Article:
Brinn seeks jail referendumPublished 3:50pm Monday, September 9, 2013
Beaufort County Commissioner Gary Brinn wants Beaufort County voters to decide the issue of building a new jail.
In a news release issued Monday afternoon, Brinn called for the matter to be taken to county voters in the form of a referendum during the May 2014 primary elections.
“I have major concerns of how we are proceeding with the jail situation. I know my concerns are shared by what I view as a majority of the citizens of Beaufort County. This issue is very complicated and I have reached the conclusion that the best way to handle the jail issue is to carry it directly to the citizens in the form of a referendum,” Brinn said in the release. “In terms of dollars what is being proposed to build a new jail is comparable to the millions spent with the school bonds. The citizens had their say on that and I feel giving the citizens a voice on the jail is the right thing to do. I just hope my fellow commissioners share my view of putting the citizens of our county first.”
Brinn’s referendum proposal does not appeal to at least one other commissioner.
“I certainly don’t want to build a new jail, but it’s needed infrastructure,” said Commissioner Al Klemm, who’s opposed to conducting a referendum on the jail issue.
Klemm said one of the responsibilities of county commissioners is to build new infrastructure when it’s needed. When there is such a need, it’s up to the commissioners to act accordingly, he said.
“The (new) jail is needed infrastructure,” said Klemm, adding that he doesn’t believe county taxpayers would vote to pay for building a new jail.
Brinn, a Republican, has contacted state Sen. Bill Cook, R-Beaufort County, and state Rep. Michael Speciale, R-Craven County, for assistance in getting the General Assembly to approve the referendum, according to the news release.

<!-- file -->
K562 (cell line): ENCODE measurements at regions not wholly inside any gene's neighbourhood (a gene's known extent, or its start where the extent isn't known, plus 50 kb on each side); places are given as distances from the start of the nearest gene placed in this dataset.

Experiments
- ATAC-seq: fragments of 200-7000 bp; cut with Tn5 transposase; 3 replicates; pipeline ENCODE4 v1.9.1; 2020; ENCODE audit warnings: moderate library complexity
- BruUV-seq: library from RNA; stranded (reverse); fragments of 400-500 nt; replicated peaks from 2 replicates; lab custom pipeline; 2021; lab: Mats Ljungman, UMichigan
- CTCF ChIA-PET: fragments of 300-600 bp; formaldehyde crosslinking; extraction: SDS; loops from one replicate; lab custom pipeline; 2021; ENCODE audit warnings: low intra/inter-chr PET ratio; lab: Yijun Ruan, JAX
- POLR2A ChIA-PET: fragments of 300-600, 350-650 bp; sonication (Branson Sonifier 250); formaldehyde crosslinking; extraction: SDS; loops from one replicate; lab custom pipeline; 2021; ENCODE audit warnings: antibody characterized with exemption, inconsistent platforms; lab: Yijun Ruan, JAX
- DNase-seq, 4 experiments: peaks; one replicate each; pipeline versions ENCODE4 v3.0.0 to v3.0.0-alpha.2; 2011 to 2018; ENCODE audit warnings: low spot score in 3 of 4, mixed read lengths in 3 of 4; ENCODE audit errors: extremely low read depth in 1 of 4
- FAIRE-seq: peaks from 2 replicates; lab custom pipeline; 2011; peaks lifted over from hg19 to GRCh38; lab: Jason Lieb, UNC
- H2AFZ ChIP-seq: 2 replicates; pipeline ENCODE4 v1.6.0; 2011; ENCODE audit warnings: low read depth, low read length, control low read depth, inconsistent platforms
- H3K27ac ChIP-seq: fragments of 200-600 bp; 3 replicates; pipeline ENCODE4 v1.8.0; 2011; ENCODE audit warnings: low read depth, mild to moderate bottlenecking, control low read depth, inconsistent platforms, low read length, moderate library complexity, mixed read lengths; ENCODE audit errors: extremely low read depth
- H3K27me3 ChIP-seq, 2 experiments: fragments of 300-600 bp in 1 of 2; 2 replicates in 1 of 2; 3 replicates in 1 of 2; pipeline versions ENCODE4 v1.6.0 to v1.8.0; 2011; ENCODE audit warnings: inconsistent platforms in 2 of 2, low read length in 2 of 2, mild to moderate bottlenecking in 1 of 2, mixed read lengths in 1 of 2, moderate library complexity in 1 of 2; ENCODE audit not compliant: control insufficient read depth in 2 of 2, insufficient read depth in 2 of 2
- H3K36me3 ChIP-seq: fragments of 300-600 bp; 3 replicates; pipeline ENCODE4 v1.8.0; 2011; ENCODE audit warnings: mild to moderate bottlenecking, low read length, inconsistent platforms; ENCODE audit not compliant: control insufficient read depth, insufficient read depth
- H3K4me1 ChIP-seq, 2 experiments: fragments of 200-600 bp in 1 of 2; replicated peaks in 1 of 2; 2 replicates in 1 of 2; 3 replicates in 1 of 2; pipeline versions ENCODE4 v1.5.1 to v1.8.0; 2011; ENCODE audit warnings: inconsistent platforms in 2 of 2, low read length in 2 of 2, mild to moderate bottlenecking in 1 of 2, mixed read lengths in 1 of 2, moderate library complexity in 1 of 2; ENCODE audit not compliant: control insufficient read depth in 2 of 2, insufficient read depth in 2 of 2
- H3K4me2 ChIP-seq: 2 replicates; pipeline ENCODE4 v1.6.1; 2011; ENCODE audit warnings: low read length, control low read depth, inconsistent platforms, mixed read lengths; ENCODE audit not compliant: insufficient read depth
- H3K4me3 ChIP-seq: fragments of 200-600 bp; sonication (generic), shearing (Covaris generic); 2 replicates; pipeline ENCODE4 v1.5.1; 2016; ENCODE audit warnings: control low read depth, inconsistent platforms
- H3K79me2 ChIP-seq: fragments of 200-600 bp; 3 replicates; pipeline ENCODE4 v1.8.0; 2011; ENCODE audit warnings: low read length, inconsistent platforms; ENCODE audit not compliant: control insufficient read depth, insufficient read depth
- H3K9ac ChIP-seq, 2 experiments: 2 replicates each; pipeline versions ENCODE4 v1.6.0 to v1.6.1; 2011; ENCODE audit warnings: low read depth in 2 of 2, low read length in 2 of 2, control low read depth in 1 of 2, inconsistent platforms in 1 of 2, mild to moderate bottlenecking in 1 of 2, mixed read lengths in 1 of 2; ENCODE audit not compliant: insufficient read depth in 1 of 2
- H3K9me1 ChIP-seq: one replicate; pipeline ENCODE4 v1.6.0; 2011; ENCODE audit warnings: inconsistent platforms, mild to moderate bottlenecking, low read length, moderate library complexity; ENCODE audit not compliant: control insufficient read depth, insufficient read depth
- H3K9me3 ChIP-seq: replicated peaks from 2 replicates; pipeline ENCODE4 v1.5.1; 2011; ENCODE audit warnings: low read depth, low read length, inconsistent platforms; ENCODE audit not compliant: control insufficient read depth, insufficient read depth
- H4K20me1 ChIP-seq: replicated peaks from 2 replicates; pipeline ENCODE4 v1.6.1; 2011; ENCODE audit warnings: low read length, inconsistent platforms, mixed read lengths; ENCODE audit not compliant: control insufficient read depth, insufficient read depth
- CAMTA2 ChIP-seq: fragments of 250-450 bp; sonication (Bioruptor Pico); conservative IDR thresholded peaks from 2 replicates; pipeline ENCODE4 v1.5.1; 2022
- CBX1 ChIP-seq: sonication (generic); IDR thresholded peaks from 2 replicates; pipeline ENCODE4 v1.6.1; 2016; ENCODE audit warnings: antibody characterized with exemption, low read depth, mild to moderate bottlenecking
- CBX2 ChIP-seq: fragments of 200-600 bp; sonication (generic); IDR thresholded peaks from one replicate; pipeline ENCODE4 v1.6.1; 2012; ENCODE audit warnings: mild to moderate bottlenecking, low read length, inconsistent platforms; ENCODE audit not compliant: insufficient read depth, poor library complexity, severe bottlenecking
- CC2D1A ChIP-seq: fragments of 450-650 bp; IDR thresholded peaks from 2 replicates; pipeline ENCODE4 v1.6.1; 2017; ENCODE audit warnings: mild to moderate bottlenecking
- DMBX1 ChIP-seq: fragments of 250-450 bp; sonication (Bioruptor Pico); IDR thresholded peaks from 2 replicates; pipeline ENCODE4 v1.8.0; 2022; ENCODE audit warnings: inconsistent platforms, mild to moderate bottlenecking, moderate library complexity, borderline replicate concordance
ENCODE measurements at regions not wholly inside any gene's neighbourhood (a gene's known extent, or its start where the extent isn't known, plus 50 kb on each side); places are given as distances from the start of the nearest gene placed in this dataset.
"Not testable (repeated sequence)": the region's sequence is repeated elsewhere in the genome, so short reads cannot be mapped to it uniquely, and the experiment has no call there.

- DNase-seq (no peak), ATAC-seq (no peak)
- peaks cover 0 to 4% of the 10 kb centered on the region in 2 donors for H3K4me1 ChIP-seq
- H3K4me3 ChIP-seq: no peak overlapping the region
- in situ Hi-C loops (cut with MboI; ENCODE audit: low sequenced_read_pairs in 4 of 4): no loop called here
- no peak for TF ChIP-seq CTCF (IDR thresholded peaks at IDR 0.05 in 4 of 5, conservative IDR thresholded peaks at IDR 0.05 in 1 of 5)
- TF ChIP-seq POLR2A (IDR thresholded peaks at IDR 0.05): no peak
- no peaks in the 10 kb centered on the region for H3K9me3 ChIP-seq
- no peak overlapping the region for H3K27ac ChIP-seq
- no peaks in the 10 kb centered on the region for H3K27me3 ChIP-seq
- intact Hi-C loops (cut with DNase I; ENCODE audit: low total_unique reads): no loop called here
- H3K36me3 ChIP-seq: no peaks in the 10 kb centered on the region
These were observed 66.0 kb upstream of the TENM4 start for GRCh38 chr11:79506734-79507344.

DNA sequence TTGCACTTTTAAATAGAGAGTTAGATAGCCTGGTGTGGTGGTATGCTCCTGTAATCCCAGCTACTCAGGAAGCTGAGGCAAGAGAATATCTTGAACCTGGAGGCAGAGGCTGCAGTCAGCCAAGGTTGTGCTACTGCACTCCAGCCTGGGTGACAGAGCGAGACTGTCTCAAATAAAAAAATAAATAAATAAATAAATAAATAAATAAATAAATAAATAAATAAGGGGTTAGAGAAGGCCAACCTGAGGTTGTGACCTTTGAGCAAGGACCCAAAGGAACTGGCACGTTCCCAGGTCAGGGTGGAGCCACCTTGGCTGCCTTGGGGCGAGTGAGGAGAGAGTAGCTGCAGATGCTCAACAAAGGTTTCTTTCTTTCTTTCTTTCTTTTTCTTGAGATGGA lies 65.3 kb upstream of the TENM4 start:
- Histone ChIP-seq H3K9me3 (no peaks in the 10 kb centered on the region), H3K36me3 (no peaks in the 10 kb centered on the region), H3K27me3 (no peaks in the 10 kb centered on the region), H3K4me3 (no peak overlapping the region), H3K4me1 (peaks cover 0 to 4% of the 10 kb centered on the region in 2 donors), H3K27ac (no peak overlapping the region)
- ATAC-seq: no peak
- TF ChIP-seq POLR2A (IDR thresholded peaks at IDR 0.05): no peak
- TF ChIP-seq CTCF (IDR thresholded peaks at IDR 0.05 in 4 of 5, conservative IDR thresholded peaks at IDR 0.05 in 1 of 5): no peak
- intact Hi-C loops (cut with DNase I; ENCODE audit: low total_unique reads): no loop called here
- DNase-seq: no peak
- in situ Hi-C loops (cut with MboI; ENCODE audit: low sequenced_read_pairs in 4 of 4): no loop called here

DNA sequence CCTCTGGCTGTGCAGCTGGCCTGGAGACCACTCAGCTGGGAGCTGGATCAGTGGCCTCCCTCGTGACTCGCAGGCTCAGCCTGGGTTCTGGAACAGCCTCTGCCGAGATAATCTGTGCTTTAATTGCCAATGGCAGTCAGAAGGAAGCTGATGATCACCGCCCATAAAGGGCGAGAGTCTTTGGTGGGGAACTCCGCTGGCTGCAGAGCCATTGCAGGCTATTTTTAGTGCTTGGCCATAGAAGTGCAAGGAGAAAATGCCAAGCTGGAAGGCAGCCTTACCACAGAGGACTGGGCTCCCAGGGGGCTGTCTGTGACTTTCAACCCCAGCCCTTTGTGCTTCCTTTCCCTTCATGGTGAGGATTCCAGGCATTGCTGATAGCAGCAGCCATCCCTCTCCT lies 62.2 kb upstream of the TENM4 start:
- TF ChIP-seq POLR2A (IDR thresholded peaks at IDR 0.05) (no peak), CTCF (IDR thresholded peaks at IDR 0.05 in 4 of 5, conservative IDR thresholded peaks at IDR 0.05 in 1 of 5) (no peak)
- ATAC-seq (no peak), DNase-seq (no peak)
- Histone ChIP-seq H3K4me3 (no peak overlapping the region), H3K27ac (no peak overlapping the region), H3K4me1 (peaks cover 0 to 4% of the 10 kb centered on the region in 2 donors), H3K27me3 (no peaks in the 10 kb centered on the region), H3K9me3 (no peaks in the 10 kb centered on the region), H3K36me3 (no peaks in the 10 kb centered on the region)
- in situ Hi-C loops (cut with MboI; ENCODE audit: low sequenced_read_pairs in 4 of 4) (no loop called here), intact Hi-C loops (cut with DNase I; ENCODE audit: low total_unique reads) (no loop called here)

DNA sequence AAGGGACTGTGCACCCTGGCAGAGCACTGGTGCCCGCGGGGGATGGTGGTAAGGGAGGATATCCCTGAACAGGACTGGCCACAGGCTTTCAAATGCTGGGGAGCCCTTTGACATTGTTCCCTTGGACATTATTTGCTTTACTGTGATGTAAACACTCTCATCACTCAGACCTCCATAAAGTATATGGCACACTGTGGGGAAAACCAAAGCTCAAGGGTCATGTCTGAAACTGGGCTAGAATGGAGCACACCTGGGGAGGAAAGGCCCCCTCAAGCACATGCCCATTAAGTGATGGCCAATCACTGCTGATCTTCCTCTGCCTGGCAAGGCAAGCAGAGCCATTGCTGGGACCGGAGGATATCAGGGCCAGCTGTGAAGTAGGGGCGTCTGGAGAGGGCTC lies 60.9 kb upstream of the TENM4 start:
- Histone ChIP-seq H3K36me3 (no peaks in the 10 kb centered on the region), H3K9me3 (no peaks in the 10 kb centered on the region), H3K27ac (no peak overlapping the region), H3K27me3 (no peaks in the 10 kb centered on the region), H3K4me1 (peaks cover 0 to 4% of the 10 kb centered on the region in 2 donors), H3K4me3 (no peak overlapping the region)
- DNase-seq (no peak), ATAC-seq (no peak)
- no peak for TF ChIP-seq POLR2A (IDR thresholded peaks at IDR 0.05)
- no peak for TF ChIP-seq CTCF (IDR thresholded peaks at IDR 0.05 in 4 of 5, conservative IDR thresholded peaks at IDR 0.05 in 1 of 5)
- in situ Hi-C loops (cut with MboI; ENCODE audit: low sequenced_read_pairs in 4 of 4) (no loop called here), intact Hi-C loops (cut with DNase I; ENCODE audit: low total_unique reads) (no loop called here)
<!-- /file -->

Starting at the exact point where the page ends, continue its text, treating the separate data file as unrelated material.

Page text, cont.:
The General Assembly would have to approve a special bill that would allow Beaufort County to conduct such a referendum, said Kellie Harris Hopkins, the county’s elections director, on Monday.
Brinn and Hood Richardson, a fellow commissioner, are on record as doubting the need for a new jail.
Last month, the Beaufort County Board of Commissioners voted 4-3 to not locate the jail at the Beaufort County Industrial Park, which had previously been selected to house the new jail. Voting for the new site were board Chairman Jerry Langley and commissioners Al Klemm, Ed Booth and Robert Belcher. Voting against it were commissioners Hood Richardson, Stan Deatherage and Gary Brinn.
Earlier this year during a board retreat, the board voted to locate the jail at the Beaufort County Industrial Park, which is on the north side of the Pamlico-Tar River. The Chocowinity site is south of the river.
The board, also with a 4-3 vote, formed a new jail committee (Langley, Brinn and Klemm as its members) and charged it with determining if the Chocowinity site is feasible for a jail, overseeing the design of the jail and determining costs to build the jail. That committee met Aug. 30.
At the board’s August meeting, Richardson said the new jail committee is nothing more than a “yes-man committee” that will give Langley the jail he wants. Richardson also said there’s no need for the committee to determine if the Chocowinity site is feasible for a jail because that industrial park is in the process of being certified by the state as an industrial park that could accommodate a jail.
Richardson said other alternatives to a new jail, including continuing to use the existing jail, have not been thoroughly considered. Commissioner Stan Deatherage supports building a new jail, but he wonders if county taxpayers would be willing to approve issuing bonds to pay for it.
Commissioner Ed Booth said he’s not satisfied with either industrial park housing a new jail.
Last month, Brinn said the commissioners should not “rush to judgment” when it comes to building a new jail. He said the county must carefully consider a location for a new jail and the cost of building a new jail before making a decision.